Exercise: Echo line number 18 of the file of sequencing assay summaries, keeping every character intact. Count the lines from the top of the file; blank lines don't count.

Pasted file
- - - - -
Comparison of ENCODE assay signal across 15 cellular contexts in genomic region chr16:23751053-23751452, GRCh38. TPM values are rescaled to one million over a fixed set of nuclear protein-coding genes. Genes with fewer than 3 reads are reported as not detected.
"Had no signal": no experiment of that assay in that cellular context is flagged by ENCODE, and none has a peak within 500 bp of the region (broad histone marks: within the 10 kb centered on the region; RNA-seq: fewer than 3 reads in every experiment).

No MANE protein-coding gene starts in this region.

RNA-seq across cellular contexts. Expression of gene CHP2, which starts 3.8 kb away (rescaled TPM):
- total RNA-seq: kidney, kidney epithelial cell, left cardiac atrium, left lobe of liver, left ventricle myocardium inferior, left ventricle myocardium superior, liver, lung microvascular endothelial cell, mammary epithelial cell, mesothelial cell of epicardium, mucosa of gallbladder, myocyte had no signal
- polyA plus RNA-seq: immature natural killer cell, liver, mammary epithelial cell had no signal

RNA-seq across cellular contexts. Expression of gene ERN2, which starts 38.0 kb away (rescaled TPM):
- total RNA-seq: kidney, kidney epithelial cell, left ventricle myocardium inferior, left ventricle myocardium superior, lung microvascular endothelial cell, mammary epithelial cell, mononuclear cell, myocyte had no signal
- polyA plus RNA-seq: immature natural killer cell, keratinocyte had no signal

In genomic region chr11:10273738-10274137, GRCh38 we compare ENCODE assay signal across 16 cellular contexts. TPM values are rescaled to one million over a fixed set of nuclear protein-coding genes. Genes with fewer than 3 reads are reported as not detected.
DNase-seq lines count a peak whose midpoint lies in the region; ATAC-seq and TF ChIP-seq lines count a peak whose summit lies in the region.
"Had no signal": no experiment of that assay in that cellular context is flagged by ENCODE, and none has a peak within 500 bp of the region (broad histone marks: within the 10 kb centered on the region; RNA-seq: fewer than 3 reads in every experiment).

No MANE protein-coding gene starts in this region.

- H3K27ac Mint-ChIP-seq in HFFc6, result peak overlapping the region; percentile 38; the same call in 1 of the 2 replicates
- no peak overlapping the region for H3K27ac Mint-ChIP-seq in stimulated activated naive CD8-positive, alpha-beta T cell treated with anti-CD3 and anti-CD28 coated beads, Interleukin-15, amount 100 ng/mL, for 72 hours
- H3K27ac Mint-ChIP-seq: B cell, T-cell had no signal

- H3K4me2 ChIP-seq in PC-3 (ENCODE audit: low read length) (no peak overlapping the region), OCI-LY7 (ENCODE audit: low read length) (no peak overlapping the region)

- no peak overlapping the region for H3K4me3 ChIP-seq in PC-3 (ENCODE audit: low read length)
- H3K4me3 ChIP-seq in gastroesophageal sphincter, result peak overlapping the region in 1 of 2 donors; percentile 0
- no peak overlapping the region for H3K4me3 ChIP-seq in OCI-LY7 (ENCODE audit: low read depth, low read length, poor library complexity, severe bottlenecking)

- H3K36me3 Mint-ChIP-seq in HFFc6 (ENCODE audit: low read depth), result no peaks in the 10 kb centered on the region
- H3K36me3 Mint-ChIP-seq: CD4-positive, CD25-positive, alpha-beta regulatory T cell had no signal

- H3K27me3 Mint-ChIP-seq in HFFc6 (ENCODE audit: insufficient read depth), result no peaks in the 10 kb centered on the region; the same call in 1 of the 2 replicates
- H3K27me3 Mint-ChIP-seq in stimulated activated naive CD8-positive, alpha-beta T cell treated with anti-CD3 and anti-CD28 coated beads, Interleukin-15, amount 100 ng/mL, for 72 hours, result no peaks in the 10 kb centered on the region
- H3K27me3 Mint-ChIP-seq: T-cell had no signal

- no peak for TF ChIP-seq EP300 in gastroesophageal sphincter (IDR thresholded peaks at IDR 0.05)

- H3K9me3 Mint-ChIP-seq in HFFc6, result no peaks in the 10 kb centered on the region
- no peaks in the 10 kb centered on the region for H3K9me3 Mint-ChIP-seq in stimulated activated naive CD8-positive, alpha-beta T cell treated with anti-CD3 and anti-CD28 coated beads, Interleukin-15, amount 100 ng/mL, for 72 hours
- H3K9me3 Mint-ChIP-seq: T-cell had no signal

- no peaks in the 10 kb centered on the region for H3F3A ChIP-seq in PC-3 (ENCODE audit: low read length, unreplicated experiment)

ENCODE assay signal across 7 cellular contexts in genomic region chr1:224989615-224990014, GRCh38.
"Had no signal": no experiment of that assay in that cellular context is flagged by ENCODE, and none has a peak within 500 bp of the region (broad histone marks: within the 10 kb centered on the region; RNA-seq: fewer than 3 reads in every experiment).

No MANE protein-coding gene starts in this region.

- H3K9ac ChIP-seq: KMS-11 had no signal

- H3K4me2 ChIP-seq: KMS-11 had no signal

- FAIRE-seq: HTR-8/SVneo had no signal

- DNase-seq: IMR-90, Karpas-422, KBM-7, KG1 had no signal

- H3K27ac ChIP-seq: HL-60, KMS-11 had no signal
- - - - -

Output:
- no peak overlapping the region for H3K4me3 ChIP-seq in PC-3 (ENCODE audit: low read length)